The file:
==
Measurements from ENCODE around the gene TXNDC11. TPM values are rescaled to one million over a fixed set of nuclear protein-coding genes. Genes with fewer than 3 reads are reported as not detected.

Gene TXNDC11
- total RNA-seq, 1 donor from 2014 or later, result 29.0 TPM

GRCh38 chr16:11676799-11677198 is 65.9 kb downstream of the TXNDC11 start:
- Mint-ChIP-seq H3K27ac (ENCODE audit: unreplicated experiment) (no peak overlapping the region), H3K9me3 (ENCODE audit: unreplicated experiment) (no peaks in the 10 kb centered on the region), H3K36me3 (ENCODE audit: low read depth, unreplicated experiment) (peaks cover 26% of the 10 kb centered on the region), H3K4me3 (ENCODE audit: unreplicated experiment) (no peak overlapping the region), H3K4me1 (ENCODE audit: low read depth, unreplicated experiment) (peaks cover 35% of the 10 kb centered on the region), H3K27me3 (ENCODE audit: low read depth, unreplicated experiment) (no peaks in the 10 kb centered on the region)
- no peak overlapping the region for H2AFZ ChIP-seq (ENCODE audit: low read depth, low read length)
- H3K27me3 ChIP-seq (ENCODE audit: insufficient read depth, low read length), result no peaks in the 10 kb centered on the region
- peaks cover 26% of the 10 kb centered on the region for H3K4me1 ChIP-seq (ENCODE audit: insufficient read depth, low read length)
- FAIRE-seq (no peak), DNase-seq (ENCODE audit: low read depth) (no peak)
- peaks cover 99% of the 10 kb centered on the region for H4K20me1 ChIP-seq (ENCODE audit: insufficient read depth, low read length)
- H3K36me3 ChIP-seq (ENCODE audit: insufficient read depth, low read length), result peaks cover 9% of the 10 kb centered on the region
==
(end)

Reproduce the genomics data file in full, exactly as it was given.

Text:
Measurements from ENCODE around the gene TXNDC11. TPM values are rescaled to one million over a fixed set of nuclear protein-coding genes. Genes with fewer than 3 reads are reported as not detected.

Gene TXNDC11
- total RNA-seq, 1 donor from 2014 or later, result 29.0 TPM

GRCh38 chr16:11676799-11677198 is 65.9 kb downstream of the TXNDC11 start:
- Mint-ChIP-seq H3K27ac (ENCODE audit: unreplicated experiment) (no peak overlapping the region), H3K9me3 (ENCODE audit: unreplicated experiment) (no peaks in the 10 kb centered on the region), H3K36me3 (ENCODE audit: low read depth, unreplicated experiment) (peaks cover 26% of the 10 kb centered on the region), H3K4me3 (ENCODE audit: unreplicated experiment) (no peak overlapping the region), H3K4me1 (ENCODE audit: low read depth, unreplicated experiment) (peaks cover 35% of the 10 kb centered on the region), H3K27me3 (ENCODE audit: low read depth, unreplicated experiment) (no peaks in the 10 kb centered on the region)
- no peak overlapping the region for H2AFZ ChIP-seq (ENCODE audit: low read depth, low read length)
- H3K27me3 ChIP-seq (ENCODE audit: insufficient read depth, low read length), result no peaks in the 10 kb centered on the region
- peaks cover 26% of the 10 kb centered on the region for H3K4me1 ChIP-seq (ENCODE audit: insufficient read depth, low read length)
- FAIRE-seq (no peak), DNase-seq (ENCODE audit: low read depth) (no peak)
- peaks cover 99% of the 10 kb centered on the region for H4K20me1 ChIP-seq (ENCODE audit: insufficient read depth, low read length)
- H3K36me3 ChIP-seq (ENCODE audit: insufficient read depth, low read length), result peaks cover 9% of the 10 kb centered on the region